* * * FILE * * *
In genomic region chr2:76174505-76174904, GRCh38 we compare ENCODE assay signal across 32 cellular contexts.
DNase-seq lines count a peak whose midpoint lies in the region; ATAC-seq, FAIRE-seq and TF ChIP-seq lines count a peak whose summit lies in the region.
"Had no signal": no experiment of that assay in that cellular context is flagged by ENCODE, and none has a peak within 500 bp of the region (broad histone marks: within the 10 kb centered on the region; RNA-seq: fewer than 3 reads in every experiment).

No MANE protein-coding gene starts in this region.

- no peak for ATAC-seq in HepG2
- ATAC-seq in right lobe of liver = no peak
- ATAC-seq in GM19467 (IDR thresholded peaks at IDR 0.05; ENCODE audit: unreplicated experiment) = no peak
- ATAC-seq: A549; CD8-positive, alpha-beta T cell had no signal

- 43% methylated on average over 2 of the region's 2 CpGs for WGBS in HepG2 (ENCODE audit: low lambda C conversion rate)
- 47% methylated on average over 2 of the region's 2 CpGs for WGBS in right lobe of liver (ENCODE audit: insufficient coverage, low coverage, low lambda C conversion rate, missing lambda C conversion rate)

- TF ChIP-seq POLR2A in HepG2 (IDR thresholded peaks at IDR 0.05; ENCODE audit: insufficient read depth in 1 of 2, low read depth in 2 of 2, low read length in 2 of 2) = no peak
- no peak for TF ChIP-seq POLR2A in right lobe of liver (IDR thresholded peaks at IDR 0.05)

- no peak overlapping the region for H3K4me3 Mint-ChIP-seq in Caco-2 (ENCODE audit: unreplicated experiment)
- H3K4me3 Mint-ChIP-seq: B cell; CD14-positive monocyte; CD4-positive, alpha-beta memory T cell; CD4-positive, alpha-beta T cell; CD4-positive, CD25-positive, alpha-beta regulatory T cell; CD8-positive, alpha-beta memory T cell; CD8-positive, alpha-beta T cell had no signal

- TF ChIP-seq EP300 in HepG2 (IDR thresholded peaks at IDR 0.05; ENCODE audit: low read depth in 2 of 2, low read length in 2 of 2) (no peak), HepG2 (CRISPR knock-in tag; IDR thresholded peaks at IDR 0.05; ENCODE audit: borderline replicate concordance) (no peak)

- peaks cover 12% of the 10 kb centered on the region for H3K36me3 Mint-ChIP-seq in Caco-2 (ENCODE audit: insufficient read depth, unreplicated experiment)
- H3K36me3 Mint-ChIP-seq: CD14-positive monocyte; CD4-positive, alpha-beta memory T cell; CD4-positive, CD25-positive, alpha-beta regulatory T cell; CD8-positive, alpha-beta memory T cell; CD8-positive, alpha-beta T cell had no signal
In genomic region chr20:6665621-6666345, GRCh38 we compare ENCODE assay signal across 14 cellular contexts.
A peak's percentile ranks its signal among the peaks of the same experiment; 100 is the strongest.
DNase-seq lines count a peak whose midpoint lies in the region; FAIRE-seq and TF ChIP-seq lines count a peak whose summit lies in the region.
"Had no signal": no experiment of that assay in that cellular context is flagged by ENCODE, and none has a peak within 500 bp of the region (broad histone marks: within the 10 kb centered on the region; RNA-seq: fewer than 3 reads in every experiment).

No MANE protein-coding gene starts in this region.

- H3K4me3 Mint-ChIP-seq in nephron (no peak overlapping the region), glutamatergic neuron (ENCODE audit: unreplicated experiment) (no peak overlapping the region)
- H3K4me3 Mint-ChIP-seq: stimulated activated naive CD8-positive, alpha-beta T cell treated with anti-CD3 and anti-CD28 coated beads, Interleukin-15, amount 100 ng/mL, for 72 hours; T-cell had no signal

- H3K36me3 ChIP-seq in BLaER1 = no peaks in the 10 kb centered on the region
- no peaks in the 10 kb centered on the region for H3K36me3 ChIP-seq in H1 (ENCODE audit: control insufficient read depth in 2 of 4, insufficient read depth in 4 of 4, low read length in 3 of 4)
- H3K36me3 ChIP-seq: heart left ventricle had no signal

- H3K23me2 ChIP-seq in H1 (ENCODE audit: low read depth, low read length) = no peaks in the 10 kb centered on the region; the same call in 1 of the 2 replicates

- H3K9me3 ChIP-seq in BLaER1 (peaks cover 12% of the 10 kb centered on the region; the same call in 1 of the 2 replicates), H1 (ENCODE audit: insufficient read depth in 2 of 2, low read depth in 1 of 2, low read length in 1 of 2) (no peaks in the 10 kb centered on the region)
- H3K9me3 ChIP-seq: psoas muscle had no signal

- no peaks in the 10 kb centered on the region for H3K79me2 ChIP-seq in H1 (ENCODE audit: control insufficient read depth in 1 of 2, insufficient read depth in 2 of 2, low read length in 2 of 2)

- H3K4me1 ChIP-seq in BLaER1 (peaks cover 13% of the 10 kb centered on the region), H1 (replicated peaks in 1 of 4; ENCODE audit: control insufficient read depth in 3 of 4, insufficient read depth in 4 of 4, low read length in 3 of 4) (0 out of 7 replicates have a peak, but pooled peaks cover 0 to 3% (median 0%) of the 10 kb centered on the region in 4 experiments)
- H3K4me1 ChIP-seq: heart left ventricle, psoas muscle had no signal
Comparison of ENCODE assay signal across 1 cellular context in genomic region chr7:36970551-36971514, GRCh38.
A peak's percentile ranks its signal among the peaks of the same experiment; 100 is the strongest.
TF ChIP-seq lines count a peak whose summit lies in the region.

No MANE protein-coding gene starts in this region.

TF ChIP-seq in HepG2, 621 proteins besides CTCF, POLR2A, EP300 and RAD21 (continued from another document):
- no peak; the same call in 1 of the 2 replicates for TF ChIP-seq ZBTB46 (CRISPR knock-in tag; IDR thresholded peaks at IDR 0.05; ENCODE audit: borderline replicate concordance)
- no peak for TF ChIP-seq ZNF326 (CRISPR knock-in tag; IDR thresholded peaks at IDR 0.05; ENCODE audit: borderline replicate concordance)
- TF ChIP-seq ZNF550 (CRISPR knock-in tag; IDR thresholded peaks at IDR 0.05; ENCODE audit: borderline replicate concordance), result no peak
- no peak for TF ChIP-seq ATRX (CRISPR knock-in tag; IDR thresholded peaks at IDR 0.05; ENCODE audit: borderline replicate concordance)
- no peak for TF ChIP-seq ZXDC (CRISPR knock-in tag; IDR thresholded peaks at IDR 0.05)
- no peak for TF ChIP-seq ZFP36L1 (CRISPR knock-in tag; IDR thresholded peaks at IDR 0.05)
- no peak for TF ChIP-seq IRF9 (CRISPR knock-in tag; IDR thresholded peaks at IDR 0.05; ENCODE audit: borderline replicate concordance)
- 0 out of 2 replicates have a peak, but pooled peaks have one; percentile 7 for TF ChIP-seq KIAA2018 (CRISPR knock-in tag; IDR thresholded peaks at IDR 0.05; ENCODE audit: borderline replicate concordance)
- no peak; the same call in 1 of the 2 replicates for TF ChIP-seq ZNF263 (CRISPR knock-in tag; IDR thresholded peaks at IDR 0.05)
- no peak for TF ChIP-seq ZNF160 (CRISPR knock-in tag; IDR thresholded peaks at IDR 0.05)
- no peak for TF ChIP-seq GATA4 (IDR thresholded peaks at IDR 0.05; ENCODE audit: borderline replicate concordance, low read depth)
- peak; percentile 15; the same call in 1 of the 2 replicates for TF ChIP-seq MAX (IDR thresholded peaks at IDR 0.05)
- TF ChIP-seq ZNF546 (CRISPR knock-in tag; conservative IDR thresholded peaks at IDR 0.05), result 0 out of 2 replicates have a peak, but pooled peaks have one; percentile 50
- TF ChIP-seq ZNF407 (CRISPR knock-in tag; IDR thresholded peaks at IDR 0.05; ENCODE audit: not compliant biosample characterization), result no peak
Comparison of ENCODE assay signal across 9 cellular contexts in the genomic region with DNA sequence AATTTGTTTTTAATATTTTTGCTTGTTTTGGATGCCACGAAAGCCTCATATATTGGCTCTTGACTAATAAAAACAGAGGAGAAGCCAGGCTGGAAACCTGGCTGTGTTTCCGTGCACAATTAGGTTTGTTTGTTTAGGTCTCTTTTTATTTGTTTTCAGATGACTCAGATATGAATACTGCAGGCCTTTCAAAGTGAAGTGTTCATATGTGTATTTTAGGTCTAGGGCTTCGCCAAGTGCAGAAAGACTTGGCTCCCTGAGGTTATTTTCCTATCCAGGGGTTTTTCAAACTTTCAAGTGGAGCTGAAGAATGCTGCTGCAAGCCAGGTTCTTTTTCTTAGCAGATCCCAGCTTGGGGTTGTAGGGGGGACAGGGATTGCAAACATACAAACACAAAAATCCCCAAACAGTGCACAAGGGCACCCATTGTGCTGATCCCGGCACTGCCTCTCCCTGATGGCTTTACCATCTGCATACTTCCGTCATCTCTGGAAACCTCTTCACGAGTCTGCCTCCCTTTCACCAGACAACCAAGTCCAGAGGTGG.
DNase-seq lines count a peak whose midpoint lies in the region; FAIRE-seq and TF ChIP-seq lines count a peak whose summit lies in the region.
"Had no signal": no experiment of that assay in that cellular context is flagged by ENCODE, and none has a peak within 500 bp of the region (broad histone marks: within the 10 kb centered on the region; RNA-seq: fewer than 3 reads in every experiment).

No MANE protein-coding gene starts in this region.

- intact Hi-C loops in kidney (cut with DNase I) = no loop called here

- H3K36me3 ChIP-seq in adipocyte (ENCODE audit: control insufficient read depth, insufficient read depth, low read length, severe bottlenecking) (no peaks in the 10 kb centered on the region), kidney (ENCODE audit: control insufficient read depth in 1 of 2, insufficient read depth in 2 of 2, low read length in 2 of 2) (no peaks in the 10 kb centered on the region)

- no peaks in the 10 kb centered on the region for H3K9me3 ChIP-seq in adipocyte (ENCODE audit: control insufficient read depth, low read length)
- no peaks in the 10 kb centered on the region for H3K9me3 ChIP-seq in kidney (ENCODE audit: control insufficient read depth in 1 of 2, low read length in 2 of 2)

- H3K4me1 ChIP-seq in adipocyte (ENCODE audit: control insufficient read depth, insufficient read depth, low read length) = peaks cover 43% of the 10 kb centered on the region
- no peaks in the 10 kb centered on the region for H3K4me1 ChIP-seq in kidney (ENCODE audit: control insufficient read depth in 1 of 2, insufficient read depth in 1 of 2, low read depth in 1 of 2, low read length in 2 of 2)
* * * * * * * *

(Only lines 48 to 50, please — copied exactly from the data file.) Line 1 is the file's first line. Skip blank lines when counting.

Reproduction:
- no peak for TF ChIP-seq ZNF160 (CRISPR knock-in tag; IDR thresholded peaks at IDR 0.05)
- no peak for TF ChIP-seq GATA4 (IDR thresholded peaks at IDR 0.05; ENCODE audit: borderline replicate concordance, low read depth)
- peak; percentile 15; the same call in 1 of the 2 replicates for TF ChIP-seq MAX (IDR thresholded peaks at IDR 0.05)